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Blue Kolam # 9 | Oil And Acrylic Painting in Paintings by Paz de la Calzada | 1890 Bryant Street Studios in San Francisco. Item made of canvas
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Blue Kolam # 9 | Oil And Acrylic Painting in Paintings by Paz de la Calzada | 1890 Bryant Street Studios in San Francisco. Item made of canvas
Blue Kolam # 9 | Oil And Acrylic Painting in Paintings by Paz de la Calzada | 1890 Bryant Street Studios in San Francisco. Item made of canvas
Blue Kolam # 9 | Oil And Acrylic Painting in Paintings by Paz de la Calzada | 1890 Bryant Street Studios in San Francisco. Item made of canvas

Created and Sold by Paz de la Calzada

Paz de la Calzada

Blue Kolam # 9 - Paintings

Featured In 1890 Bryant Street Studios, San Francisco, CA

Price $5,500

Earn 5% credit ($275 in Member rewards) upon purchase

Creation: 2-3 weeks
Shipping: 5-10 days
Price $500 Shipping in the US, ask the creator about international shipping.
Estimated Arrival: January 9, 2024

Handmade

Woman Owned

Recycled Materials

Made In USA

Natural Materials

Locally Sourced

DimensionsWeight
48H x 64W x 0.5D in
121.92H x 162.56W x 1.27D cm
6.35 kg
14 lb

Acrylic and pigments on Canvas
Series inspired in the 4 elements: Water

The word Kolam in South India refers to the mandala-like drawings that women in India make for certain holidays to bring blessings to their homes.

One of the most revealing parts about my trip to India was discovering the role that women have in the development of the cultural/spiritual/craft legacy. The same as in old generations of women in my own country, Spain, women are the ones weaving, knitting or stitching. In India they also use white lines made with chalk, rice paste or rice flour to "knit or write" in the floor of a street or the outside walls of their house. In fact the word knitting/weaving - creating a textile, in Spanish “tejer” - have the same origin as the word text - “texere” in latin.

It makes sense and makes me think how these women use artistic lines not only to intervene the public space and playfully affect the way we experience the architecture of their homes but as a way for self -expression that in some cases makes more sense than using words.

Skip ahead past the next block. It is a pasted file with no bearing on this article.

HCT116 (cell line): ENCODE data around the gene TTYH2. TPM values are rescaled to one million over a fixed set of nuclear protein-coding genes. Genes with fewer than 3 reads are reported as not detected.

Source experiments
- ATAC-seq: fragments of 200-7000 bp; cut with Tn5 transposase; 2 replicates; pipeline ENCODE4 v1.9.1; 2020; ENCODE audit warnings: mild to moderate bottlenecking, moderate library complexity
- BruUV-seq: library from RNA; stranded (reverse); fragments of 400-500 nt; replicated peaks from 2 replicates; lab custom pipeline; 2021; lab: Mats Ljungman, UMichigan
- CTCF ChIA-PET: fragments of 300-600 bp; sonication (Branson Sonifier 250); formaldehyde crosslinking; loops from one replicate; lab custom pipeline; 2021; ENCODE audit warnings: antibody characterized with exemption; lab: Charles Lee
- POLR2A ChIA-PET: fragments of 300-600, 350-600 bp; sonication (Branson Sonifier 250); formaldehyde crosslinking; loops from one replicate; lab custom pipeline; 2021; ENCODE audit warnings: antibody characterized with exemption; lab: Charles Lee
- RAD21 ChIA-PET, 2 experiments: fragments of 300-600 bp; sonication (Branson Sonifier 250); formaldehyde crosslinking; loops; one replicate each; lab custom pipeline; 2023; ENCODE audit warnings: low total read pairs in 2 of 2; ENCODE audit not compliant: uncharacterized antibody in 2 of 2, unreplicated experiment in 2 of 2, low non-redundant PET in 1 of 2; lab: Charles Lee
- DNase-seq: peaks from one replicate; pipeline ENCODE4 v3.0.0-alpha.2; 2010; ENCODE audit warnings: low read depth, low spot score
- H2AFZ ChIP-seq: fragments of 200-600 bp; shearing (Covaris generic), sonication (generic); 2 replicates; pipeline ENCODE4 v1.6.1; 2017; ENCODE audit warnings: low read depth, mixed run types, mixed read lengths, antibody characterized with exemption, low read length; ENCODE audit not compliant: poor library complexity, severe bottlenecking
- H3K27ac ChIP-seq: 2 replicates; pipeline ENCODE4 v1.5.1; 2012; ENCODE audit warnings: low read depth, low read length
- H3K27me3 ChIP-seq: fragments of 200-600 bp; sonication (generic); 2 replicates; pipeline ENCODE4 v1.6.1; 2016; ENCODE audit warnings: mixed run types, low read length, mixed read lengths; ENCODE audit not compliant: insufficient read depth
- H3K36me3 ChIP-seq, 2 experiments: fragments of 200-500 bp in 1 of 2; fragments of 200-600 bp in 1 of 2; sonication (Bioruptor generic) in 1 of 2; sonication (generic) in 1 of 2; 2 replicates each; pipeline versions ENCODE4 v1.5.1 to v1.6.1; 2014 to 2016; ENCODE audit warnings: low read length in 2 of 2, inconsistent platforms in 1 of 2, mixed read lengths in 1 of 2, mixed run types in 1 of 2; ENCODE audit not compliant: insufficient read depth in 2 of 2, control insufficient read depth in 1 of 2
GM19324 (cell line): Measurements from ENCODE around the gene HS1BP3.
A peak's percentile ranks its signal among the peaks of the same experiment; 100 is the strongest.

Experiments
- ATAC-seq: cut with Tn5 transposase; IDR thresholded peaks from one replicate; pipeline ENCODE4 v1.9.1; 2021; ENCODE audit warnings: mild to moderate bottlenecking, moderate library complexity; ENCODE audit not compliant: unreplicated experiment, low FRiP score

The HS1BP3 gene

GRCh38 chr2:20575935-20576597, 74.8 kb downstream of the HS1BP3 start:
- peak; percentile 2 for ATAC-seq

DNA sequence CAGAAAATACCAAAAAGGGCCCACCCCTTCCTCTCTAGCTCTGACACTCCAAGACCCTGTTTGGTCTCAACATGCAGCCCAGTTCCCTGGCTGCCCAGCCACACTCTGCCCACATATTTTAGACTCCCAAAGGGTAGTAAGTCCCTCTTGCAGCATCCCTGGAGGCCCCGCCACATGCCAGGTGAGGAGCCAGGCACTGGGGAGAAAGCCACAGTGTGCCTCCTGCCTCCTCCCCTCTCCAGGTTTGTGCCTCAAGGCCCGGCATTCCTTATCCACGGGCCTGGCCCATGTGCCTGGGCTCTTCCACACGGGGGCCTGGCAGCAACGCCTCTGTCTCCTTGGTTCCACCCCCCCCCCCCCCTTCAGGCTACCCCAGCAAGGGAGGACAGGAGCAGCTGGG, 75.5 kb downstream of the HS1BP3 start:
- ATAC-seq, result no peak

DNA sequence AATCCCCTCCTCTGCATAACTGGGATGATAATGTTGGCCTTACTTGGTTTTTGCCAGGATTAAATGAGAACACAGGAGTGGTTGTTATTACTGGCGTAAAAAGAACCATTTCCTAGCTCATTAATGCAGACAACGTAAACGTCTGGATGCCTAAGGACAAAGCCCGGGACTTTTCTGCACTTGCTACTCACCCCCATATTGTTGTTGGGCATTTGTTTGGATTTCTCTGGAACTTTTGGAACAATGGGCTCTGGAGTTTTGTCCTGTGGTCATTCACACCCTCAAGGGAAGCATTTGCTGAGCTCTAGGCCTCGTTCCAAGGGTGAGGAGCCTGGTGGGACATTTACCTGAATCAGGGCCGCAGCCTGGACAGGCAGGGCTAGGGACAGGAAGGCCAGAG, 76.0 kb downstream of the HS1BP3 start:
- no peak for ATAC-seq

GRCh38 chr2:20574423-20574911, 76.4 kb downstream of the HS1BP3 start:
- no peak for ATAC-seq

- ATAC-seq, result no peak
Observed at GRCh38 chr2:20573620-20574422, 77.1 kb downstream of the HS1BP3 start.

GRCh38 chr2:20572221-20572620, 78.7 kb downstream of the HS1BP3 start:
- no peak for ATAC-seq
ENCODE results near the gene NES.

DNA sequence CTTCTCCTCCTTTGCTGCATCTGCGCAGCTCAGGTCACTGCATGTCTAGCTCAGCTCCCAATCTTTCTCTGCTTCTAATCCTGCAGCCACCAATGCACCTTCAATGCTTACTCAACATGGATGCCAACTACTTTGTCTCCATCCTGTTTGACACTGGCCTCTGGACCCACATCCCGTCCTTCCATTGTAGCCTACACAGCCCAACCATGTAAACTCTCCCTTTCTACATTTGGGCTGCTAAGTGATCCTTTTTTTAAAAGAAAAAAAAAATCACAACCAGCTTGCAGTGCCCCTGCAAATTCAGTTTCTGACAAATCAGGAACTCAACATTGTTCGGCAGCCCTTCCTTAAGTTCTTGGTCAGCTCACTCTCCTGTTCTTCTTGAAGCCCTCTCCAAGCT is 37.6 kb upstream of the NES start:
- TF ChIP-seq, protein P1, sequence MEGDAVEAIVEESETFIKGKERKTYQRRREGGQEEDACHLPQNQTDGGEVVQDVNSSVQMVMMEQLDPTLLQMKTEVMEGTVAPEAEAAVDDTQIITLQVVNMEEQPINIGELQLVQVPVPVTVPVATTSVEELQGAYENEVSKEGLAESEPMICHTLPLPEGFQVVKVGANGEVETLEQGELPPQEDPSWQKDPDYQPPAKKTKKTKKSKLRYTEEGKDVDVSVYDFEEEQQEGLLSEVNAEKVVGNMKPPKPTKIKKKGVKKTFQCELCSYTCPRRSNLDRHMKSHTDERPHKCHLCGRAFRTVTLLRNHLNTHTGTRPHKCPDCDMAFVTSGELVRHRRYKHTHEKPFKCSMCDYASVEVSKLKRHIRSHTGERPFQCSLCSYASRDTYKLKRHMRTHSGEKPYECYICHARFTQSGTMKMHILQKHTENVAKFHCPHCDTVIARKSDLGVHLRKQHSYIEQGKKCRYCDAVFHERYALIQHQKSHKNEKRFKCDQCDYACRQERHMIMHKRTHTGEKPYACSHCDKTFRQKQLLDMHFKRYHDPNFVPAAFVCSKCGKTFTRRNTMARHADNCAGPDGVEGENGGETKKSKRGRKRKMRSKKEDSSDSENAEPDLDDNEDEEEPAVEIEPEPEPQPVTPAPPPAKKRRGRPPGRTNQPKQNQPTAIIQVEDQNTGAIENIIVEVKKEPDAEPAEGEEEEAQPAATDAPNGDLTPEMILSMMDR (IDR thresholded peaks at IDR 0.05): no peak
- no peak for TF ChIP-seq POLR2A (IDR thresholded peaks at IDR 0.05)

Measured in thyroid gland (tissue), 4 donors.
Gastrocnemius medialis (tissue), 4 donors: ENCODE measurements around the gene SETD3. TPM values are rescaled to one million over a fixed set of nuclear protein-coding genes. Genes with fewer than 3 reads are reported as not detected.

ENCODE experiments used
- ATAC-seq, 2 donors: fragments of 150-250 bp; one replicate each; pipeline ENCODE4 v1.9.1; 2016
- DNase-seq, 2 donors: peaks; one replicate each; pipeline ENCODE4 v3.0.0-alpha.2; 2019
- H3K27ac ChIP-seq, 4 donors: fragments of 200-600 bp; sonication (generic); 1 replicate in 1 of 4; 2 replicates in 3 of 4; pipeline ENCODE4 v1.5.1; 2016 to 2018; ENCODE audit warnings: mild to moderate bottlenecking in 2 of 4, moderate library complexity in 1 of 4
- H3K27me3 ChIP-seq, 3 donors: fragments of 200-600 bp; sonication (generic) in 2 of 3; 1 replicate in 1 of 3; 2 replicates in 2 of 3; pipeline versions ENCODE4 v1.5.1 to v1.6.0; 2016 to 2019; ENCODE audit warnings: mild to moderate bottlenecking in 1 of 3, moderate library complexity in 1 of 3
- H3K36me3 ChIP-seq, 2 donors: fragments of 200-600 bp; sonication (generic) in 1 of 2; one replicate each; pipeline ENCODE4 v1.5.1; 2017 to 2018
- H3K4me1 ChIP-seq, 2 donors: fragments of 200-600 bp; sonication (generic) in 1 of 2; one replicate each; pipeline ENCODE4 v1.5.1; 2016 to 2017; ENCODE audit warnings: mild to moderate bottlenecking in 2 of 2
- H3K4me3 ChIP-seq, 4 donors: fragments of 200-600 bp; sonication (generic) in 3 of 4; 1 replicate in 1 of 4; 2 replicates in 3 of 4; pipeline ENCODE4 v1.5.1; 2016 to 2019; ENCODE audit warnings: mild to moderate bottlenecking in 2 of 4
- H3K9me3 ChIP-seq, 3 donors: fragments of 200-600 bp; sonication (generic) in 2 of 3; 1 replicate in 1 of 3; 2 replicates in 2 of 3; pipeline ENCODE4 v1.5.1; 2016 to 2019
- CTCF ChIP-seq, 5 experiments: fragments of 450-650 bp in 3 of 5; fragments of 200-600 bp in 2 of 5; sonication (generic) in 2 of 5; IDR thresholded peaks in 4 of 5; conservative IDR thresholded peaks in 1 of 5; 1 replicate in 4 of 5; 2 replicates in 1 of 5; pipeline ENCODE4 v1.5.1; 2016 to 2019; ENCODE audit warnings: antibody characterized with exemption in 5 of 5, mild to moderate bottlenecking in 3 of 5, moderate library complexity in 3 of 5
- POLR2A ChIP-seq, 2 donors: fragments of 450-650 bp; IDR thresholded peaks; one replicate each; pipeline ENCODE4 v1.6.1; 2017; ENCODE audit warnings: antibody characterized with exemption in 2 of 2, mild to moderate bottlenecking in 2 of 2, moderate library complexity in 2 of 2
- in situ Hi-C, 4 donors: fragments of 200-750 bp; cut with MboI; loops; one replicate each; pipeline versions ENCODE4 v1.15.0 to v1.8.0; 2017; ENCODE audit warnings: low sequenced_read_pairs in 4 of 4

Lines, geometric patters and intricate forms are a big part of my work. Seeing these fierce women working with lines and creating "texts" makes me reflect about my own fascination and almost obsession with making likes and creating all these intricate paths either to be walked or contemplated.

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Paz de la Calzada
Meet the Creator
Wescover creator since 2020
Paintings, Site-specific Drawings and Murals

"Paz de la Calzada, a native of Spain, is an artist working in drawing, installation and sculpture. She received a BFA at the University of Salamanca, Spain, and her MFA at UNAM, Mexico City.

Her work has been shown nationally and internationally, including the San Jose Museum of Art, the Palo Alto Art Center, the Berkeley Art Center, the Mission Cultural Center for Latino Arts in San Francisco, the Union Fenosa Museum and the Fundacion Caixa Galicia in Spain and the Leon Trotsky Museum and the San Angel Cultural Center in Mexico City.

Paz came to the San Francisco Bay Area in 2003 as an Artist in Residence at Djerassi Resident Artist Program. Since then she has been in several residency programs like Kala Art Institute in Berkeley, Millay Colony for the Arts in New York and Valparaiso Foundation in Spain. She is a recipient of a Cultural Equity Grants by the San Francisco Arts Commission and the Academy of As an artist, my vision is to create thoughtful art projects that include the local community. I am powerfully moved by art’s capacity to transform the relationship we have with the urban environment and with ourselves.

I create large, site-specific drawings and temporary projects in dialogue with the urban landscape, fostering a real and direct interaction with the public. My whimsical installations play with existing architecture, creating intricate labyrinths that provide a pathway from the public sphere into a contemplative and spiritual realm, thus linking two very isolated worlds.

Born and raised during the democratic transition in Spain, I witnessed the subversive counterculture that flourished in a country that moved from a systemic oppression and censorship to a path of self-liberation, awakening and healing.

Growing up in an environment where national catholicism was blended with ancient pagan rituals, superstition and plant magic, inspired me to create art projects that investigate the significance of nature to human life, highlighting art’s capacity to heal the broken aspects of our society.

My site-specific installations and paintings draw audiences into unexpected and potentially liminal experiences elevating banal materials into sublime meditative landscapes that encourage contemplation, introspection and healing.